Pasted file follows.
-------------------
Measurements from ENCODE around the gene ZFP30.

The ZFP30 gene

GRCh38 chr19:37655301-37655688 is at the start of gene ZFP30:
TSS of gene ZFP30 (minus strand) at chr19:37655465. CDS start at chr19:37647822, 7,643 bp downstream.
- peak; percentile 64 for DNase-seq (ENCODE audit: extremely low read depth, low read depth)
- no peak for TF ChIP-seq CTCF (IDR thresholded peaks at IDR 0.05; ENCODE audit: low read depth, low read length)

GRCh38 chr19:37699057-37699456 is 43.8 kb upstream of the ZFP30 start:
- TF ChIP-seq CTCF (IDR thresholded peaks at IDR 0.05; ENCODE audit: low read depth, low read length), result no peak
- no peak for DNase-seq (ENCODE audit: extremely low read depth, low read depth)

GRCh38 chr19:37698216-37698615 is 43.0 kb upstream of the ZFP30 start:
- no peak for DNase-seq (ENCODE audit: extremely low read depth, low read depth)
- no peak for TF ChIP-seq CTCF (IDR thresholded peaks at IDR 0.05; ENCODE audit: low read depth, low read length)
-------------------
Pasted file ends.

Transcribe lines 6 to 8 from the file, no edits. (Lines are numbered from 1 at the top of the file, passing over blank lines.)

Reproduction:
- no peak for TF ChIP-seq CTCF (IDR thresholded peaks at IDR 0.05; ENCODE audit: low read depth, low read length)

GRCh38 chr19:37699057-37699456 is 43.8 kb upstream of the ZFP30 start:
- TF ChIP-seq CTCF (IDR thresholded peaks at IDR 0.05; ENCODE audit: low read depth, low read length), result no peak